• Evaluating the potential application of AI techniques for estimating best-corrected visual acuity
  • Investigating whether sport influences psychological parameters in the personality of asthmatic children

Structuring Your Introduction for Maximum Impact

When it comes to structuring your research paper introduction for maximum impact, consider using the CARS (Create a Research Space) Model as a framework]. This model helps you organize your introduction in a logical and engaging manner, guiding readers through the key aspects of your study.

The CARS Model: A Three-Step Approach

  1. Establish a Territory
    • Provide background information and context for your research topic
    • Highlight the importance and relevance of the subject matter
    • Cite relevant literature to support your claims
  2. Establish a Niche
    • Identify gaps or unresolved issues in the existing research
    • Explain how your study addresses these gaps or problems
    • Emphasize the novelty and significance of your approach
  3. Occupy the Niche
    • State your research objectives, questions, or hypotheses
    • Briefly outline your methodology and approach
    • Preview the main findings or arguments of your paper

Keep in mind that the specific structure of your introduction may vary depending on the type of research paper you're writing. For example, an empirical research paper may require a more detailed methodology section, while an argumentative paper may focus more on engaging with various sources and perspectives.

Research Paper Type

Introduction Focus

Empirical Research

Methodology, data collection, and analysis

Argumentative Paper

Engaging with sources, presenting arguments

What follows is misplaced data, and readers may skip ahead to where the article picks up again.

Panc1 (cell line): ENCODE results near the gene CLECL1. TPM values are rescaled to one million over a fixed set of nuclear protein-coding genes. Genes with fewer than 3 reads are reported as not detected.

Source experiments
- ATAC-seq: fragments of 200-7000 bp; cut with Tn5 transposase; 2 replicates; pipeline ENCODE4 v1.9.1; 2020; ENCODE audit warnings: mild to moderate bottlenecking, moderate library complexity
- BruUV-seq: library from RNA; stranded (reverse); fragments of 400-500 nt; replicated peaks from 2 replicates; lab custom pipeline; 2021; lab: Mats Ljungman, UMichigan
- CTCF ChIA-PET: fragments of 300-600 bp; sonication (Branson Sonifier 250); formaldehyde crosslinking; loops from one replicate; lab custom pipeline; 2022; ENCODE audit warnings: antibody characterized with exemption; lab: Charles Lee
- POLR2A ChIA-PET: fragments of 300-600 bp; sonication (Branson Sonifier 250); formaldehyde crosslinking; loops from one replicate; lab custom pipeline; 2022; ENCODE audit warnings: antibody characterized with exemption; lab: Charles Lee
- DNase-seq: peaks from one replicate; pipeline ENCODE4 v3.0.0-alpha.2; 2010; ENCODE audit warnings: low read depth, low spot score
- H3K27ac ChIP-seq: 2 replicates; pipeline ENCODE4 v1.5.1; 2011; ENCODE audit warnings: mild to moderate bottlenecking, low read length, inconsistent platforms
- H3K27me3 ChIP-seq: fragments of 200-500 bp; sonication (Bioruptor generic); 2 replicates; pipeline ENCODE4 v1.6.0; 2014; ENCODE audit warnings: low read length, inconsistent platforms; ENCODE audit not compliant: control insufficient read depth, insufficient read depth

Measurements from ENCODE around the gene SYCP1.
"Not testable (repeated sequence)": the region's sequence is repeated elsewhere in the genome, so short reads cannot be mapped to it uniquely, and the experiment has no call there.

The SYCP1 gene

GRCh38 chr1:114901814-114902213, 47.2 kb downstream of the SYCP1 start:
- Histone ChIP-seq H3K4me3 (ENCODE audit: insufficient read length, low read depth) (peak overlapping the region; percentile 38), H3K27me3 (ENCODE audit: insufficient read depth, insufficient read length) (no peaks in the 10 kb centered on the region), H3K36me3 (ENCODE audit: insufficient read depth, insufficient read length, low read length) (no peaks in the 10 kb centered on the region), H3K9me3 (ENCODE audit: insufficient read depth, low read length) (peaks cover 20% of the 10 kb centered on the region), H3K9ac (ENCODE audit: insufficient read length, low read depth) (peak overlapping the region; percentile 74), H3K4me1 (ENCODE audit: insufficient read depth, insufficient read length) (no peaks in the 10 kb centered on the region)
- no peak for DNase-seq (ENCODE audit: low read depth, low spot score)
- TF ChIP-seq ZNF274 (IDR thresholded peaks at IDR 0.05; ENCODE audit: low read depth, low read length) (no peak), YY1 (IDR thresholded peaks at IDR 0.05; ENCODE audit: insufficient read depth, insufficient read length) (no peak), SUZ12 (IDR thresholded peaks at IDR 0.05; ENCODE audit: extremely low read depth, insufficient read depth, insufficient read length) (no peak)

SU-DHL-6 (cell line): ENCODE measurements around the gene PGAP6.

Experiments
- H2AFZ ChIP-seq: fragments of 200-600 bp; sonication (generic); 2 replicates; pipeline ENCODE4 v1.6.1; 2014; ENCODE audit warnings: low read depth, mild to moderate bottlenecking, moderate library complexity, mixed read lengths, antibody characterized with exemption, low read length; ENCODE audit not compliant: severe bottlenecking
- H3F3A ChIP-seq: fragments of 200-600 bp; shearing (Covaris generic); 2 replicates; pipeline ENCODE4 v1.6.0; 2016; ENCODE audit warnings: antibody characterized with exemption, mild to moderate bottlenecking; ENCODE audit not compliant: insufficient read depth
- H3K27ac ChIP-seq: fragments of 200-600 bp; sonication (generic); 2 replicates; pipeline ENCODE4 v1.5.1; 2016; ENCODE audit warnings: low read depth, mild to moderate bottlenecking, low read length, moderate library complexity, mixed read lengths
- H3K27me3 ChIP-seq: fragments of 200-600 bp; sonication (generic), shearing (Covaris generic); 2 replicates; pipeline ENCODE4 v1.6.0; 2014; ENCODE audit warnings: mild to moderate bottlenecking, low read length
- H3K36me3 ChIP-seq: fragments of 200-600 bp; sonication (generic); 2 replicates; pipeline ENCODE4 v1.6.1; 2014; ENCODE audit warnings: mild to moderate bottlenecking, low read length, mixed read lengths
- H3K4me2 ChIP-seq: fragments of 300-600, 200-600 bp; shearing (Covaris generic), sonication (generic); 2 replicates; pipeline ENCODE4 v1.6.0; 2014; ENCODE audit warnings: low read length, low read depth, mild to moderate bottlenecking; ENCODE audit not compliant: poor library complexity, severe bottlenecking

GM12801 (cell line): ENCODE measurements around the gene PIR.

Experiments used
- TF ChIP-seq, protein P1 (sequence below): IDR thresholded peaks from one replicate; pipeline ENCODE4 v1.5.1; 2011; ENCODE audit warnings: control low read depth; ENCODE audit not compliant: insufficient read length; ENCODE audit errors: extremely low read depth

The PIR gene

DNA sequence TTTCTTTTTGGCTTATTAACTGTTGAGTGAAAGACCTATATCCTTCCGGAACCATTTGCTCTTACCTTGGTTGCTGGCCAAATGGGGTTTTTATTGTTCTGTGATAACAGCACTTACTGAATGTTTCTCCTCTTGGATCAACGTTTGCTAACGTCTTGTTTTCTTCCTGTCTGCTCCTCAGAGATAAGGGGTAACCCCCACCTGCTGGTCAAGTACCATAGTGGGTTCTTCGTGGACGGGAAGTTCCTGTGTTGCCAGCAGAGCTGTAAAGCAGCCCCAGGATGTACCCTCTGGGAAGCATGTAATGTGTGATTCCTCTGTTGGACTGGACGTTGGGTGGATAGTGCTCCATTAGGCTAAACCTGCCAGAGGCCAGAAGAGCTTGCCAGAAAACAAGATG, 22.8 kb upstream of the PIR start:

By following the CARS Model and tailoring your introduction to the specific needs of your research paper, you can create a well-structured and impactful introduction that sets the stage for a compelling study.


Writing a compelling research paper introduction is essential for engaging your readers and setting the stage for your study. By understanding the purpose of the introduction, incorporating key components, and structuring it effectively, you can create a roadmap that guides readers through your research and highlights its significance.

As you embark on your research journey, remember to craft a captivating opening statement, establish the research context and background, define clear objectives and questions, and follow the CARS Model for maximum impact. With these tips and examples in mind, you'll be well-equipped to write an introduction that captures your readers' attention and sets the tone for a successful research paper.


1. What is the best way to begin an introduction in a research paper? 

To start an introduction for a research paper effectively, begin with a broad overview of the topic. Then, provide general background information, gradually narrowing down to specific background research. Conclude with a focused research question, hypothesis, or thesis statement, moving from a general overview to specific details.

2. How should examples be introduced in a research paper? 

When introducing examples in a research paper, it is crucial to judiciously provide evidence where necessary. Use phrases that clearly explain how the evidence supports your argument. Emphasize your point by highlighting a specific situation to make your example more impactful.

3. What are the five essential parts of a research paper introduction? 

According to Creswell, a strong introduction in a research paper should include five key components: (a) establishing the problem that led to the study, (b) reviewing the literature related to the problem, (c) identifying gaps in the literature, (d) targeting an audience and outlining the significance of the problem for them, and (e) highlighting the importance of addressing these gaps.

4. How can one craft an effective introductory sentence? 

To write a compelling introductory sentence, keep it concise and straightforward. Introduce an unexpected element to grab attention, and avoid repeating the title. Incorporate the word "you" to engage directly with the readers. Clearly outline what will follow in the text, explain the importance of the article, address a concern or problem that the readers might have, and be cautious when using stories to ensure they add value to the point being made.